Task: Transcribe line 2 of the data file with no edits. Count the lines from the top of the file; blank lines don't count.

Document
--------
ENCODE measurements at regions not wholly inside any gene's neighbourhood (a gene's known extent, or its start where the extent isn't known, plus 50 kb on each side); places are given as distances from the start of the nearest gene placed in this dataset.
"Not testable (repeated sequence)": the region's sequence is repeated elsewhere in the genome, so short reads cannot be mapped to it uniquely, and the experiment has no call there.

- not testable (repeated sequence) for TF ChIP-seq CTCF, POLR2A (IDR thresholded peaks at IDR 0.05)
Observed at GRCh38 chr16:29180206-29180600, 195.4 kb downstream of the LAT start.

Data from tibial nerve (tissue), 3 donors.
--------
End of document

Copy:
"Not testable (repeated sequence)": the region's sequence is repeated elsewhere in the genome, so short reads cannot be mapped to it uniquely, and the experiment has no call there.